The whole point of the Worst Journey that winter of 1911 was to collect a series of emperor penguin eggs so that Wilson could describe their embryological development. At the time, penguins were thought to be the most primitive of birds. Turns out they aren’t – they’re actually so non-primitive that they not only learned how to fly but learned how not to fly all over again.
Anyway, the three men make their way to the tip of Cape Crozier, a few days before the blizzard that tore the roof off their igloo (see last week). They gawk over the edge of an 800-foot cliff for a bit, then work their way down and onto a maze of ice jumbles, piled up from a hundred thousand years of the Ross Ice Shelf pushing against Ross Island.
The crests here rose fifty or sixty feet…. Our best landmarks were patches of crevasses, sometimes three or four in a few footsteps…. It was impossible for me to wear spectacles, and this was a tremendous handicap to the party: Bill [Wilson] would find a crevasse and point it out; Birdie [Bowers] would cross; and then time after time, in trying to step over or climb over on the sledge, I put my feet right into the middle of the cracks. This day I went well in at least six times.
After hours of exploring cul-de-sacs:
And then we heard the Emperors calling.
Their cries came to us from the sea-ice we could not see, but which must have been a chaotic quarter of a mile away. They came echoing back from the cliffs, as we stood helpless and tantalized.
The thin June twilight had gone. They turned and headed for the igloo. The next day they found a way through an ice tunnel:
It was a longish way, but quite possible to wriggle along, and presently I found myself looking out of the other side with a deep gully below me, the rock face on one hand and the ice on the other.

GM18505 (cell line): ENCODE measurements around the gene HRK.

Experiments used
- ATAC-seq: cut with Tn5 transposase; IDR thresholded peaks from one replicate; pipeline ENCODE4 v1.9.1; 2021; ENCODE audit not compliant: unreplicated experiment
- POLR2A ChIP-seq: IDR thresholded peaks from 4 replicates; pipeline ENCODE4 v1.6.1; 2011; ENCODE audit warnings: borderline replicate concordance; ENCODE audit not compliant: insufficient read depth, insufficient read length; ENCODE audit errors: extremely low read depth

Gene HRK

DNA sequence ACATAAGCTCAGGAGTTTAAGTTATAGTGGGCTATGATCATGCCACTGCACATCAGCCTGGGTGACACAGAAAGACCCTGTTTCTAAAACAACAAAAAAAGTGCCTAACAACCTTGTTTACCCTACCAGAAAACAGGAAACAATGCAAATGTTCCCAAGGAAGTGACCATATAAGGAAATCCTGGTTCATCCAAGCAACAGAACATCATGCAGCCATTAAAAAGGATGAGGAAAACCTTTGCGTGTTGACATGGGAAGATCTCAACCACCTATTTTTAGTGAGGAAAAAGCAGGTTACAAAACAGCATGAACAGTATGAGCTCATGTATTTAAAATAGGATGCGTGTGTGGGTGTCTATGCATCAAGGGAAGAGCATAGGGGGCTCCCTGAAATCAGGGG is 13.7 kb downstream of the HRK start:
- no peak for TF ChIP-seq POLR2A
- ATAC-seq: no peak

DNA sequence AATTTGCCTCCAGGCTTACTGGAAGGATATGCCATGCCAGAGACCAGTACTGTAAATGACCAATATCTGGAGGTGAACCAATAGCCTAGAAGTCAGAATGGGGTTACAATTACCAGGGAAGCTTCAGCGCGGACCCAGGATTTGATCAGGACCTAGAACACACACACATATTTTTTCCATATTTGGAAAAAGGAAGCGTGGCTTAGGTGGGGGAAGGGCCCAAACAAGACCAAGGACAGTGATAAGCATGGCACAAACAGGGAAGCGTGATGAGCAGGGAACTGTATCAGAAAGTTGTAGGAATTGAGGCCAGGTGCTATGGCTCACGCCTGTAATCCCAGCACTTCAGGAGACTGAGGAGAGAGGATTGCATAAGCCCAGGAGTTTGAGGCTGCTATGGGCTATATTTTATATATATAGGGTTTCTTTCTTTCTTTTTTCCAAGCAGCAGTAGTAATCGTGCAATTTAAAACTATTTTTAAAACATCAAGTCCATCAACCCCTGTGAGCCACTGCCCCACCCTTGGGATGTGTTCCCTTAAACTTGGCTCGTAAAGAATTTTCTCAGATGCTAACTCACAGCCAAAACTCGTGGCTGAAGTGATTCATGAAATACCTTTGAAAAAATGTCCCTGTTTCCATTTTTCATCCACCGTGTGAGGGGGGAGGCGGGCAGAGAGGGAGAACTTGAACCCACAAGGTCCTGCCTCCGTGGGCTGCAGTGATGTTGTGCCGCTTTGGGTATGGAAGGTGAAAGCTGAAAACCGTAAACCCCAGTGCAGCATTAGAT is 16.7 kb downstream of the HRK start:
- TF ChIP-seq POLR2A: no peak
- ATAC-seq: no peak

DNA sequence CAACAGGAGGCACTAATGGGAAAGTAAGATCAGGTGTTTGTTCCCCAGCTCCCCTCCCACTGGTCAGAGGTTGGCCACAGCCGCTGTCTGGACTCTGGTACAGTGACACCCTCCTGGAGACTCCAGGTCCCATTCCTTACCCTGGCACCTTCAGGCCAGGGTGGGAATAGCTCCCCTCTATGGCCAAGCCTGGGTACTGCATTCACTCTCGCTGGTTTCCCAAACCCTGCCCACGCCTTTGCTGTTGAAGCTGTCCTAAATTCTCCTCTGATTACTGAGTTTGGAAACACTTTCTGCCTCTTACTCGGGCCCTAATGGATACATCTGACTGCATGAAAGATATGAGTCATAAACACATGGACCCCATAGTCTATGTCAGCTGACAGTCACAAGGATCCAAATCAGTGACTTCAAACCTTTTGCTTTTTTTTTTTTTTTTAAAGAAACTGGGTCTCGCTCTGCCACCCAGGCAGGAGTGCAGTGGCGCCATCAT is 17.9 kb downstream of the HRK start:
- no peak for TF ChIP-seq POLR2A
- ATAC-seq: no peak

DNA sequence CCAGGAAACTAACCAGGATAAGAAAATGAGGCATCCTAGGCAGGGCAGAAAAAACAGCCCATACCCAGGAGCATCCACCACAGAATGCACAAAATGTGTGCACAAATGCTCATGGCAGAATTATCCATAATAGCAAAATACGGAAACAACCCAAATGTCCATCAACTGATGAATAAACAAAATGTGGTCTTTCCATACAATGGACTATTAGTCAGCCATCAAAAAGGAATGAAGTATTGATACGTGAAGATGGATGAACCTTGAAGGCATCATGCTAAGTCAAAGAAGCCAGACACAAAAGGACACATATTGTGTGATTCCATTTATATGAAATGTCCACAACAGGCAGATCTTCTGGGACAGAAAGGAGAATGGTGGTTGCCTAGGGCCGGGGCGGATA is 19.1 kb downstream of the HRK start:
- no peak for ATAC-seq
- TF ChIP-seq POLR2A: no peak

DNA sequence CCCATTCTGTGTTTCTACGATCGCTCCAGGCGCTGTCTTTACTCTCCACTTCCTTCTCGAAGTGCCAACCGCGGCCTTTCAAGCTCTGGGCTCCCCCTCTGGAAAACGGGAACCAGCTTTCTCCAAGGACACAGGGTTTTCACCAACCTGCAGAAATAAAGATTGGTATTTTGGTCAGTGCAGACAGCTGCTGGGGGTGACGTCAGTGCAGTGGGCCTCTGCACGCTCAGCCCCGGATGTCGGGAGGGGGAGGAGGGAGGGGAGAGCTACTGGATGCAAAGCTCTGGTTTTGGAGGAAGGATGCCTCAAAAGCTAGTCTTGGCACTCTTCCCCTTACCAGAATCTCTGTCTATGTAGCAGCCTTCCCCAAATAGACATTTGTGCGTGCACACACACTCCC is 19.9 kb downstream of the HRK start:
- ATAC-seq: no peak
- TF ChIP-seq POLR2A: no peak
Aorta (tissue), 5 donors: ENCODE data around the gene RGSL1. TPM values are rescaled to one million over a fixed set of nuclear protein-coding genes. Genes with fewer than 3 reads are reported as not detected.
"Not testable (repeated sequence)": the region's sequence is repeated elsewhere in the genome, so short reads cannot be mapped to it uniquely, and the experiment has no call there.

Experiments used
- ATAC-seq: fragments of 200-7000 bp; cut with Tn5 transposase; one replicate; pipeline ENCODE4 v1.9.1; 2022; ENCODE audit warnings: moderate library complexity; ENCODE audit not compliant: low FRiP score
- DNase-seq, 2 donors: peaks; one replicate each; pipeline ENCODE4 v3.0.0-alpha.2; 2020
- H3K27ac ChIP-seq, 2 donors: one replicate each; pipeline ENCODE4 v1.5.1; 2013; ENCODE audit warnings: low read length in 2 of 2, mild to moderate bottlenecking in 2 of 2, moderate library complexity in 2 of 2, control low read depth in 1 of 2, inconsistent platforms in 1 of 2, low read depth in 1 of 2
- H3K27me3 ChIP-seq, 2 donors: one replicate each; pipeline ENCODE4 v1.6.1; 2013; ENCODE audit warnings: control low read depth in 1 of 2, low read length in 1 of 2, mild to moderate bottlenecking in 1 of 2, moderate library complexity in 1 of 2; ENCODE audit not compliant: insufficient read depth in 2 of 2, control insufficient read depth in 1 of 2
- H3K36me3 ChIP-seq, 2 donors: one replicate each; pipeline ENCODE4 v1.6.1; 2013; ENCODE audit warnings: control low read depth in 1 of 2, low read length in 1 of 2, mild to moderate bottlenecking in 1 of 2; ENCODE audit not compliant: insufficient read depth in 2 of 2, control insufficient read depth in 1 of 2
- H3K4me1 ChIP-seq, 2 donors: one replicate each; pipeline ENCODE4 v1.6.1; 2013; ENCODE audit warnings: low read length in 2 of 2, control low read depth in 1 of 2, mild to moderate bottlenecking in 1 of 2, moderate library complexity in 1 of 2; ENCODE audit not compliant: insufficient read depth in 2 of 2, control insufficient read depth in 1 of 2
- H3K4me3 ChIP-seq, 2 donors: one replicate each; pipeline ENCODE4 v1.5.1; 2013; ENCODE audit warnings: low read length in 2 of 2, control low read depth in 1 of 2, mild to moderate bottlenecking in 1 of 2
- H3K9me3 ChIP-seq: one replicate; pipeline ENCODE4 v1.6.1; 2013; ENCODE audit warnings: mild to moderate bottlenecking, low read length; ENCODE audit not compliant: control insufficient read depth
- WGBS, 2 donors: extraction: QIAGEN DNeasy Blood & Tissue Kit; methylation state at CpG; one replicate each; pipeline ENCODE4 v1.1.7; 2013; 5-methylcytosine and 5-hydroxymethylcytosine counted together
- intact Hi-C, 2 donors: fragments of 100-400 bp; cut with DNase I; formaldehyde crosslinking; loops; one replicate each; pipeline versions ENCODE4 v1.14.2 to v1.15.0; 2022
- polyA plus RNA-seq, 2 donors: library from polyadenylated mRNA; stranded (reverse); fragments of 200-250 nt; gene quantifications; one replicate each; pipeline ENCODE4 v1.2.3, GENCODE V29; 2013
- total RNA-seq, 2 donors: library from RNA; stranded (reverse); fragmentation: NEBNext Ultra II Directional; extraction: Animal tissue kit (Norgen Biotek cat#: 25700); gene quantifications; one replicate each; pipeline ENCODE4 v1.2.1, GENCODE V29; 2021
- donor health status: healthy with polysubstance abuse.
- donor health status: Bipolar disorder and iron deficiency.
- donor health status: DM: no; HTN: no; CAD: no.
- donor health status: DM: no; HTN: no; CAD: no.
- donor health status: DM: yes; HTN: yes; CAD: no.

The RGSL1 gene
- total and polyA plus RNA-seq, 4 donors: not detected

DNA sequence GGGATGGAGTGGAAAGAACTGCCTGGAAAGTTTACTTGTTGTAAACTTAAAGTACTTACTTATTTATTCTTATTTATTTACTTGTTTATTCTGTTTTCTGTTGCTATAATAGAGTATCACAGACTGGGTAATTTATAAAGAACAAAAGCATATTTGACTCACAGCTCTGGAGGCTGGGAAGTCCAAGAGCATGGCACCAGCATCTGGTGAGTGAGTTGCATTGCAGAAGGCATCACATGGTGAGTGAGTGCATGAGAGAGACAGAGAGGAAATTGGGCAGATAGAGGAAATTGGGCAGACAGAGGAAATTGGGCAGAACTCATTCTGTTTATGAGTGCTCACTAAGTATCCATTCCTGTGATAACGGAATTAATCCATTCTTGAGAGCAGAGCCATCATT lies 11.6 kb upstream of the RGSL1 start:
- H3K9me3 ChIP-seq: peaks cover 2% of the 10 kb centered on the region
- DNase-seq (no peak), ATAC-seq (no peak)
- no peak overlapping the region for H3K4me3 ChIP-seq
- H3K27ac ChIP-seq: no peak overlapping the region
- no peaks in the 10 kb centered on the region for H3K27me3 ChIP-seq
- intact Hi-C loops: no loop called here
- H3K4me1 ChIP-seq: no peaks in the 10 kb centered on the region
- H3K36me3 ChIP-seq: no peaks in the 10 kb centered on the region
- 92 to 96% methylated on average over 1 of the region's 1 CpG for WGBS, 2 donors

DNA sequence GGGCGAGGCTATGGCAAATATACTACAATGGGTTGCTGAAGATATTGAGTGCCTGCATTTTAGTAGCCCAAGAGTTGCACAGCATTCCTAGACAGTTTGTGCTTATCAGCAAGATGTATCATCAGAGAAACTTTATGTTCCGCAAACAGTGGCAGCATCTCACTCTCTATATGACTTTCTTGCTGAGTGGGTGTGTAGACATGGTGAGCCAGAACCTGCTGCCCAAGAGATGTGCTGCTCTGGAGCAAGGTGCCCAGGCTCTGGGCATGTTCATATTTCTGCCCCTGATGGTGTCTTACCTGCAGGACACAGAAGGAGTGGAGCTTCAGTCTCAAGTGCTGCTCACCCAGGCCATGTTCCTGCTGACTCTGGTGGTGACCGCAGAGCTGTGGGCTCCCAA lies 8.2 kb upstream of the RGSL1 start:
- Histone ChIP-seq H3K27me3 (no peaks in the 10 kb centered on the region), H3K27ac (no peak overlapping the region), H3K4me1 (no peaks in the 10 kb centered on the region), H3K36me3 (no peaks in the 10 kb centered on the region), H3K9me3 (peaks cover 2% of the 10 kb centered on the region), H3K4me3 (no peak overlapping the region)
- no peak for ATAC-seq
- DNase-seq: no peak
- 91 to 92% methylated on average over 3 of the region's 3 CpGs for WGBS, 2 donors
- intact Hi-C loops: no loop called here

We saw the Emperors standing all together huddled under the Barrier cliff some hundreds of yards away. The little light was going fast: we were much more excited about the approach of complete darkness and the look of wind in the south than we were about our triumph….
The disturbed Emperors made a tremendous row, trumpeting with their curious metallic voices. There was no doubt they had eggs, for they tried to shuffle along the ground without losing them off their feet. But when they were hustled a good many eggs were dropped and left lying on the ice, and some of these were quickly picked up by eggless Emperors who had probably been waiting a long time for the opportunity. In these poor birds the maternal side seems to have necessarily swamped the other functions of life.
(Cherry’s explanation arises from the idea of group selection, which was very popular at the time and remained so until around midcentury.)
But interesting as the life history of these birds must be, we had not travelled for three weeks to see them sitting on their eggs. We wanted the embryos, and we wanted them as young as possible, and fresh and unfrozen, that specialists at home might cut them into microscopic sections and learn from the previous history of birds throughout the evolutionary ages.
That’s “ontogeny recapitulates phylogeny” for you. The team collected five eggs and killed three 80-pound adults to feed the blubber stove.
Now we found that these birds were so anxious to sit on something that some of those which had no eggs were sitting on ice! Several times Bill and Birdie picked up eggs to find them lumps of ice, rounded and about the right size, dirty and hard.
That was it: three weeks of man-hauling sledges to get here, three hours with the penguins. Cherry continues to give the impression of trailing along behind the other two like a kid brother:
In one place where there was a steep rubble and snow slope down I left the ice-axe half-way up; in another it was too dark to see our former ice-axe footsteps, and I could see nothing, and so just let myself go and trusted to luck. With infinite patience Bill said: ‘Cherry, you must learn how to use an ice-axe.’
But bumbling did have a small fringe benefit:
We found the sledge, and none too soon, and now had three eggs left, more or less whole. Both mine had burst in my mitts: the first I emptied out, the second I left in my mitt to put into the cooker; it never got there, but on the return journey I had my mitts far more easily thawed out than Birdie’s (Bill had none) and I believe the grease in the egg did them good.